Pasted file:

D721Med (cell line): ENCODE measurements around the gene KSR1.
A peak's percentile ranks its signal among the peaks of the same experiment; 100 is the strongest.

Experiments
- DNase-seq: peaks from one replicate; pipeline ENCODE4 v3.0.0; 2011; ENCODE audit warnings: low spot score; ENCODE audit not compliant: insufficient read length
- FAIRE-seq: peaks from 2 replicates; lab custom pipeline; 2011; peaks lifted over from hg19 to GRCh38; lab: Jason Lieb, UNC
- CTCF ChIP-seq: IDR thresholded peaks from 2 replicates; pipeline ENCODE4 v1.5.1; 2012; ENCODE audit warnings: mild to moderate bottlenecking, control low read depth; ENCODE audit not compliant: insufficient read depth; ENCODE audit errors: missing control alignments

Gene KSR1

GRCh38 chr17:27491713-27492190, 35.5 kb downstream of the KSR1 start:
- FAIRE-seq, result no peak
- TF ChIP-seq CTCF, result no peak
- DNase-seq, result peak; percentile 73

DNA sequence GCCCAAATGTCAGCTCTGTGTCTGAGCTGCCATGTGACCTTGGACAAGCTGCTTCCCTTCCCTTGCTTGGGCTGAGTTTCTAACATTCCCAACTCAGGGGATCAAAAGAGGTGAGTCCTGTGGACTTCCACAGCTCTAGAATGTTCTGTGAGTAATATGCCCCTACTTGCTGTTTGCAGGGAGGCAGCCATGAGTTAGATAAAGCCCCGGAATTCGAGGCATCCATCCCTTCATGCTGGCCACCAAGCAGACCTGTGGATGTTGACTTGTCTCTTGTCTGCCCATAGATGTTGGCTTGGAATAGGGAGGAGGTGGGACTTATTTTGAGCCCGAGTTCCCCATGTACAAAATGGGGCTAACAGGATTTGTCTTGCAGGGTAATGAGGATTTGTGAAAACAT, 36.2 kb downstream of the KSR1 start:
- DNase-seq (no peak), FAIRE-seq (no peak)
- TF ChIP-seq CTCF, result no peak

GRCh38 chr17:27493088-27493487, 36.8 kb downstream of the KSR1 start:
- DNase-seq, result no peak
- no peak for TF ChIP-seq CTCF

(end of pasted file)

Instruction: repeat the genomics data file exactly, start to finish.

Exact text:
D721Med (cell line): ENCODE measurements around the gene KSR1.
A peak's percentile ranks its signal among the peaks of the same experiment; 100 is the strongest.

Experiments
- DNase-seq: peaks from one replicate; pipeline ENCODE4 v3.0.0; 2011; ENCODE audit warnings: low spot score; ENCODE audit not compliant: insufficient read length
- FAIRE-seq: peaks from 2 replicates; lab custom pipeline; 2011; peaks lifted over from hg19 to GRCh38; lab: Jason Lieb, UNC
- CTCF ChIP-seq: IDR thresholded peaks from 2 replicates; pipeline ENCODE4 v1.5.1; 2012; ENCODE audit warnings: mild to moderate bottlenecking, control low read depth; ENCODE audit not compliant: insufficient read depth; ENCODE audit errors: missing control alignments

Gene KSR1

GRCh38 chr17:27491713-27492190, 35.5 kb downstream of the KSR1 start:
- FAIRE-seq, result no peak
- TF ChIP-seq CTCF, result no peak
- DNase-seq, result peak; percentile 73

DNA sequence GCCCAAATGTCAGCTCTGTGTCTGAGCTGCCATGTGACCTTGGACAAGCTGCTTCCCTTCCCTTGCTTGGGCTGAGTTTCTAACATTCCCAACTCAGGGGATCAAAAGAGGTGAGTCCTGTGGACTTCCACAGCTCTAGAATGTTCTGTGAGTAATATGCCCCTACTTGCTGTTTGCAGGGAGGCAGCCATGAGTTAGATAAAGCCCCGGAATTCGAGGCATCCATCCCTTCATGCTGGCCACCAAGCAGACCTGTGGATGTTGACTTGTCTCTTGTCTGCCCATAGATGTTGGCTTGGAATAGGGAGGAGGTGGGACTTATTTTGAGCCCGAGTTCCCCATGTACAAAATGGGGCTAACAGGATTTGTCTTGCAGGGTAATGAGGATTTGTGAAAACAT, 36.2 kb downstream of the KSR1 start:
- DNase-seq (no peak), FAIRE-seq (no peak)
- TF ChIP-seq CTCF, result no peak

GRCh38 chr17:27493088-27493487, 36.8 kb downstream of the KSR1 start:
- DNase-seq, result no peak
- no peak for TF ChIP-seq CTCF